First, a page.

Courtesans of the Floating World
The art of Japan produced during the Edo period (1600-1868) consisted largely of ukiyo-e or "pictures of the fleeting, floating world." These prints, which were intially intended for those too poor to buy paintings, were ultimately admired and collected by people of all classes. Japan's policy of seclusion (sakoku) instituted by the Tokugawa shogunate around 1640 provided the ideal climate for the burgeoning popularity of ukiyo-e. As both war and foreign trade were at once eliminatead, the middle and upper classes susddenly found themselves with both more wealth and more leisure time to dispose of. The populace wanted works of art which celebrated their everyday interests, their heroes and heroines. There were no military escapades and no travel; the males in this society were forced to look to other sources for adventure. The kabuki theatre and the Yoshiwara or Gay Quarters became the predominant amusements. Not surprisingly, nearly two thirds of the prints produced during the 17th and 18th centuries are devoted to these subjects and almsot the whole corpus of portrait pictures depict the famed high class courtesans (oiran) of the pleasure districts.
The pleasure district, which existed in every major city, was an enclosed area with one main thoroughfare and and five or seven intersecting streets. The Yoshiwara was open to all social classes and men wandered the streets socializing with one another or chatting to teh courtesans through the bars of the greenhouses or teahouses. The government licensed Japanese courtesan was a breed apart; condoned utterly by society, she could consider herself "the pride of Edo (Tokyo)." Highly educated, talented, and attractive, she was, in many ways, treated as a princess and thought of as the ideal of Japanese womanhood.
The intellectural equals of the men who visited them, courtesans were expert in a variety of skills including singing and dancing, writing poetry, perfoming the tea ceremony, and flower arrangement. She was a rarefied creature whose opulent coiffure was arranged on a metal frame and held there by long metal or wood pins; her kimonos and obis were made in the latest and most sumptuous silk prints and were far more elaborate than those of other women. SHe spoke in an archaic language and her refinement exceeded that of any other group of women, most of whom were purposely kept uneducated and inactive.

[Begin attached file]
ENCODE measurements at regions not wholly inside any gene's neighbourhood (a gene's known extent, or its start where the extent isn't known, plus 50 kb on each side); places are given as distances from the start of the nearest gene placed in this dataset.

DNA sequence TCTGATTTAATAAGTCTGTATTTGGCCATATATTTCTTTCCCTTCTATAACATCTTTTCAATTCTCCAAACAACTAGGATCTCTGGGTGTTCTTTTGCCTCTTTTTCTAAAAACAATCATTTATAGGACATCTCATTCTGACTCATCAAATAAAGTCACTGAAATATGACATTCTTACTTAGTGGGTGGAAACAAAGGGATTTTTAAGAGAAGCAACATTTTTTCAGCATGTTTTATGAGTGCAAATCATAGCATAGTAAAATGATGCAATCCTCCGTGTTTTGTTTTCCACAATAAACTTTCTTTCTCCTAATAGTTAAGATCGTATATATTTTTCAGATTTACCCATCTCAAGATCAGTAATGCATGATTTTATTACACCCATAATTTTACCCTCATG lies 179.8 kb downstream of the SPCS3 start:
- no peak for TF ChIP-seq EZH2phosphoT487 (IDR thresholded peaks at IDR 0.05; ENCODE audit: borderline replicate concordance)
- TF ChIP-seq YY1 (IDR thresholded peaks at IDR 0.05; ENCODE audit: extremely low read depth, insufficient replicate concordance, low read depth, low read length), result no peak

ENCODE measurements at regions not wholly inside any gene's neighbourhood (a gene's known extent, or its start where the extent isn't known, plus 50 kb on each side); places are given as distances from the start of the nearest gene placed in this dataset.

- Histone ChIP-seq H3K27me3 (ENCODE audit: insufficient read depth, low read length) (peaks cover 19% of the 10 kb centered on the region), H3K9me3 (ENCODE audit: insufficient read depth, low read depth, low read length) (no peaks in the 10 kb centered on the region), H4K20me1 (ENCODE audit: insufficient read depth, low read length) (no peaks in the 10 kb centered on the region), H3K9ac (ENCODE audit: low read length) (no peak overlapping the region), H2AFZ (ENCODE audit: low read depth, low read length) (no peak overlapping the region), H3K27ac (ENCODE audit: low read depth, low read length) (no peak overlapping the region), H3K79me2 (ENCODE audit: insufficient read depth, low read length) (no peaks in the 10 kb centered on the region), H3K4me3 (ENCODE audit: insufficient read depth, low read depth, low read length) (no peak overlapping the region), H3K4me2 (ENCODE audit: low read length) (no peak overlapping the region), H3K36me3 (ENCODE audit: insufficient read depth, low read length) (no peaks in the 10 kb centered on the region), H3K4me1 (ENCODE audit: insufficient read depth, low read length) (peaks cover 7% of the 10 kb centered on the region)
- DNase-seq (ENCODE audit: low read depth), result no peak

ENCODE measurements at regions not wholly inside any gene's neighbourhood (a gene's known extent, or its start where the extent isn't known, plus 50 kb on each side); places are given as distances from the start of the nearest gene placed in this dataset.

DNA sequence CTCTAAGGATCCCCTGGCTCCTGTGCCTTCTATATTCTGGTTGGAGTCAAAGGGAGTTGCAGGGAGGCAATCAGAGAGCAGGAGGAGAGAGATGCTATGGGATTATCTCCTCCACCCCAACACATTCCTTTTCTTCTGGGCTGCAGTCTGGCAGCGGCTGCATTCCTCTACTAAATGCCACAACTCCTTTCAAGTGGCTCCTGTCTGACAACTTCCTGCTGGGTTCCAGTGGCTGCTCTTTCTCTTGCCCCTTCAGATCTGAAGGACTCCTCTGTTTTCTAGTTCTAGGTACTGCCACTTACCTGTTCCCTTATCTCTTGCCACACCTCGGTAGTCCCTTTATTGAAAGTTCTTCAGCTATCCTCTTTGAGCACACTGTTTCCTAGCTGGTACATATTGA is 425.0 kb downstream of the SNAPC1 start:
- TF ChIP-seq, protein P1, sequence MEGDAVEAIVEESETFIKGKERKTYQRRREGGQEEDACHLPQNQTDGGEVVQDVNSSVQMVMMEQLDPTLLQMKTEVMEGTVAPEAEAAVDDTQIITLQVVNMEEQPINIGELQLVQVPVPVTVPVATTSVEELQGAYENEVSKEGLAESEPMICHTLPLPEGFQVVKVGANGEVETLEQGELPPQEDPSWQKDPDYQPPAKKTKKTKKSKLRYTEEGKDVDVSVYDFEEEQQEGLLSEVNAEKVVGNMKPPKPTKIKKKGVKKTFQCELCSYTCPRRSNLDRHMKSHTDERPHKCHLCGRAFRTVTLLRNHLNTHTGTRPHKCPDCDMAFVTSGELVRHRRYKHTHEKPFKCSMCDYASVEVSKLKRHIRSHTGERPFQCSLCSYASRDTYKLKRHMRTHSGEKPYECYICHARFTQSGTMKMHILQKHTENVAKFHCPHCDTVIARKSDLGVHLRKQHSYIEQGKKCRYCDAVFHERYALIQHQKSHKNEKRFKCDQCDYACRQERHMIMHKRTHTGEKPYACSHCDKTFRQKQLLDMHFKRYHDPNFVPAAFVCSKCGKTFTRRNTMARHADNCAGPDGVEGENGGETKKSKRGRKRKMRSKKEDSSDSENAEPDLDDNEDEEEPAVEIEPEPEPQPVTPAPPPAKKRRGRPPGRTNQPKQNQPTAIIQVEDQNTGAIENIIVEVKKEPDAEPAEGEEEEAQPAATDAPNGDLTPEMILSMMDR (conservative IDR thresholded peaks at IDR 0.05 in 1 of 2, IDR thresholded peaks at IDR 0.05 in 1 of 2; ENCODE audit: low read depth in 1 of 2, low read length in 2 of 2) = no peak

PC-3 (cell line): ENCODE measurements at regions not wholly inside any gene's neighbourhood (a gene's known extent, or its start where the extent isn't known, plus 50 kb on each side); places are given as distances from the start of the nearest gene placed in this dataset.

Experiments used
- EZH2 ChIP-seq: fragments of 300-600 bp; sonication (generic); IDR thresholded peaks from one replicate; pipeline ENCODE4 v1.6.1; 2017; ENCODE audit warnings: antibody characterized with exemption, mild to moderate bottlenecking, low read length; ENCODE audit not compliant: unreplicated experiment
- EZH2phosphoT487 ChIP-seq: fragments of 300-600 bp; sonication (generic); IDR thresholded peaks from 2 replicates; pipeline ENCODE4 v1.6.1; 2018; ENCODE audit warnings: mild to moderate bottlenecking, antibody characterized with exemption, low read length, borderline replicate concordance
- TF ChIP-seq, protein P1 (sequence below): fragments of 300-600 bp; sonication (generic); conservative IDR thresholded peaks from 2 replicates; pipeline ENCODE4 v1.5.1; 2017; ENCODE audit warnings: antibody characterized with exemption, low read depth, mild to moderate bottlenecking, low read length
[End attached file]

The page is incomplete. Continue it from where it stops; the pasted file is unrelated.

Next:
The prints in this exhibition, made by such artists as Utamaro, Harunobu, and Shuncho, depict the gorgeously attired courtesan engaged in some of her numerous daily activities including making up, promenading with her kamuro (attendant), and picnicking beneath the flowering plum trees. Her world seems filled with the most delightful pastimes, completely free from teh worries and restraints whihc plagued the rest of the population. This romantic, carefree image was just the one that the Tokugawa shogunate and the Japanese themselves wished to foster:
...living only for the moment, turning our full attention to the pleasures of the moon, the snow, the cherry blossoms and the maple leaves; singing songs, drinking wine, diverting ourselves in jsut floating, floating; caring not a whit for the pauperism staring us in the face, refusing to be disheartened like a gourd floating along with the river current: this is what we call the floating world... -- Ryoi, Ukiyo monogatari (Tales of the Floating World, ca. 1661).